It is not until later, when she pulls out the blade, that I become afflicted—for the first time in my life—with vision. To you, vision  may be a gift, but I think it a burden. Emerging from the glow that has so far pervaded my existence, I open my eyes.
The haze is gone. Alas, there is not much to see here around me. This is a dim place. A place of doubt. Clutter. Confusion. From this point on, I start sensing shadows. I find myself forced to make some sense of them. 
So first, I spot her, the Creator. She is twice as tall as I am. With a heavy step, she paces around the space, coming in and out of my field of vision. Then, looking down, I spot that other presence, which in my blindness I could only guess. Him.
I used to imagine he was flat, a slab of clay. But now, to my surprise, he is no longer that. He, too, has risen from his slumber, yet he is not fully alive. Like me, he is immobile. At first glance he is blurry, gradually turning sharper and gaining more and more definition.  
His hand is extended, as if to reach, to touch me. This, I figure, is a gesture of hope; which, out of spite, I may as well turn down. Being so close to him brings me too close to blushing, but I will never allow him to put a hand on me, and neither will she. 
With a great deal of precision, the Creator coils a metal wire around the palm of his hand, loops it around and ties it to my fingers, fixing a small distance between us: clay, separation, clay. That way we are close—but not quite intimate. 
From time to time, a slight vibration is transmitted from him. It comes through the coils, in a quiver that pierces me all the way through, right into the deepest parts of my flesh. The sound is, for lack of a better word, metallic. It sings about our pain, about the tension between us. I listen, and so does he. Weakness runs through our limbs, it twists in secret places inside us. He does his best to hold still, bravely maintaining his pose. And so do I. 

A Figure of Clay in Twisted

This story is told from the point of view of a figure of clay. The inspiration came to me when I was sculpting this piece, and imagining her voice :

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"The ideas seem from a different realm of non-reality, but they are so immaculately constructed that each work becomes a little treasure to visit repeatedly." 
- Grady Harp, Hall of Fame Reviewer

Monday, February 26, 2018

These masterpieces added greatly to my enjoyment

Short and sweet review for my art book, Inspired by Art: Rise to Power:

on February 24, 2018
These masterpieces, included in "Inspired by Art: Rise to Power" (many of which I had never seen before) added greatly to my enjoyment of the series. The David Chronicles,Uvi Poznansky, is a truly breathtaking epic. This art, and as the author notes, "arranged by the story moment-by-momecnt, blow-by-blow, as imagined by various artists," captures and enhances the saga. Wonderful.

Saturday, February 24, 2018

How can a girl like me ever claim to be innocent?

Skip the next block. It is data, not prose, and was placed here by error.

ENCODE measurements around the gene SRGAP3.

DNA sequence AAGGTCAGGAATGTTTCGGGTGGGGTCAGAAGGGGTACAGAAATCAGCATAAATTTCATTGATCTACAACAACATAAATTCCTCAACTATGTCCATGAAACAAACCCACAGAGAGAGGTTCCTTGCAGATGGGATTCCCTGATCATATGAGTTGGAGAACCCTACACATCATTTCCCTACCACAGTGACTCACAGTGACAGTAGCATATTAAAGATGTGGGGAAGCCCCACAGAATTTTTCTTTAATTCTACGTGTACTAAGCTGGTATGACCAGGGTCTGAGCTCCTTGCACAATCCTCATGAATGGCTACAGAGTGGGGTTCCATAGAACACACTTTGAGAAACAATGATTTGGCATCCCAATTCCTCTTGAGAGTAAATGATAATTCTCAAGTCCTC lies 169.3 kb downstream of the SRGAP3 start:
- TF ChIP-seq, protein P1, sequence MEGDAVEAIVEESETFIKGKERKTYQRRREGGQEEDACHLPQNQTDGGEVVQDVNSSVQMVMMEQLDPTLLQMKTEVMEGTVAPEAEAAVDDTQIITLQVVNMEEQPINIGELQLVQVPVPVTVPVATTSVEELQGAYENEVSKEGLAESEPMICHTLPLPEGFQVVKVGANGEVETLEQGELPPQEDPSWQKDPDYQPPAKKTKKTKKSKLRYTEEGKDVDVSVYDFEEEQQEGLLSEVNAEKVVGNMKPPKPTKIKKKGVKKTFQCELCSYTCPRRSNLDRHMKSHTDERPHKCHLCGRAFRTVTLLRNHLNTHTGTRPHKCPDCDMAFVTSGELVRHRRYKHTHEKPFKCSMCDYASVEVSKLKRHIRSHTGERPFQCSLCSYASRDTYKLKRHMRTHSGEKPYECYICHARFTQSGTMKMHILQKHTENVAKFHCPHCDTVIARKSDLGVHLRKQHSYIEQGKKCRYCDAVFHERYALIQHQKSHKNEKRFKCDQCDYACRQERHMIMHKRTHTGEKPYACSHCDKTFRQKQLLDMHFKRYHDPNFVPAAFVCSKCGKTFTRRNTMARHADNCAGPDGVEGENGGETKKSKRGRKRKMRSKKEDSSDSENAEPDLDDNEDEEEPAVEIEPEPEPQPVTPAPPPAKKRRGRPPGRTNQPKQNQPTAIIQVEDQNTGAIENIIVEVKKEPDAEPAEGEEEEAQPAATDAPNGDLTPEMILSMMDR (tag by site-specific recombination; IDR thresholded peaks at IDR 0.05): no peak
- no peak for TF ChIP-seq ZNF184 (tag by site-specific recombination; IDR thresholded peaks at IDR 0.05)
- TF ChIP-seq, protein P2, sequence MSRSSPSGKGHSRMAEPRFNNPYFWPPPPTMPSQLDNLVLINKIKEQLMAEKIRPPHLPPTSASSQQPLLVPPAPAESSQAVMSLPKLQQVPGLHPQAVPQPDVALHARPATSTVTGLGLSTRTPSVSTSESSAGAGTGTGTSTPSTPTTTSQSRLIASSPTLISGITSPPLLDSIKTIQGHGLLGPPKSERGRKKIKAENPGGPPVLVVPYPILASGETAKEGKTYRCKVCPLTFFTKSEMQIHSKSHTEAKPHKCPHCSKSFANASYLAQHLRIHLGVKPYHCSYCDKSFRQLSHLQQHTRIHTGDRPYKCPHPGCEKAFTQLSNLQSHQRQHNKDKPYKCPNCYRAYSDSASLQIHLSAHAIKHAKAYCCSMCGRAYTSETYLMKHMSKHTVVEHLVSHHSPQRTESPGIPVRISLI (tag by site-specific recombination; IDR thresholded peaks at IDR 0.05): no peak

All I want to be is alone. Why do I feel guilty when I haven’t done nothing wrong. 
Then I raise the corner of the mattress, which is where I’ve stashed away that old picture, the one that was glued in the middle of the second page of the album. The sight of it calms me down, at first. 
I pick it up and study every detail—like I’ve done so many times before—because like, the image may go on fading, until in the end, nothing’s gonna be left. I’m so charmed by it. This moment delights me as if I had lived it, even though—or maybe because—it’s stolen.
In it, a baby is about to be lifted from a cradle by his mama. His face, it’s awful close to the surface—but barely visible. You can only guess it, ‘cause the paper is a bit damaged, and most of the lines is like, out of focus—except for a dark contour, which is still intact, marking the shadow of his long, curved lashes. 
I put a hand to my belly, and touch my lips to the image, right there, over that shadow. I wonder if this is how my baby’s gonna look, and marvel at the thought of how his eyes would change when he wakes, or falls asleep, or rolls them, like, in the sphere of his dreams, and then later, when he grows up to become a man, ‘cause it’s so easy to fill in the details on a page that’s like, almost blank. 
On the other side, right there behind the cradle, the mother—whose lips, and cheeks, and freckled nose, they’re all just like mine—she’s leaning over him, with open arms. 
Her face is serious, without the slightest smile. She’s looking directly at the camera, at the one taking the picture, whom I’ve previously imagined to be Lenny—but today, I find a change in her. This time, it’s me she is facing. 
The way she looks at me is severe, critical, even disapproving. I bet it’s because the laugh lines have dimmed with time. But then, her eyes! Oh God, they’re so clear, so full of pure, glorious light; which, for a moment, brings me close to despair. I’m in awe. Look, I have goosebumps! The two of us look the same, just like sisters—but oh, how I wish I could be more like her!
Me, I don’t have nothing more I want to say in my defense—except to ask you again: put yourself in my place. How can a girl like me ever claim to be innocent?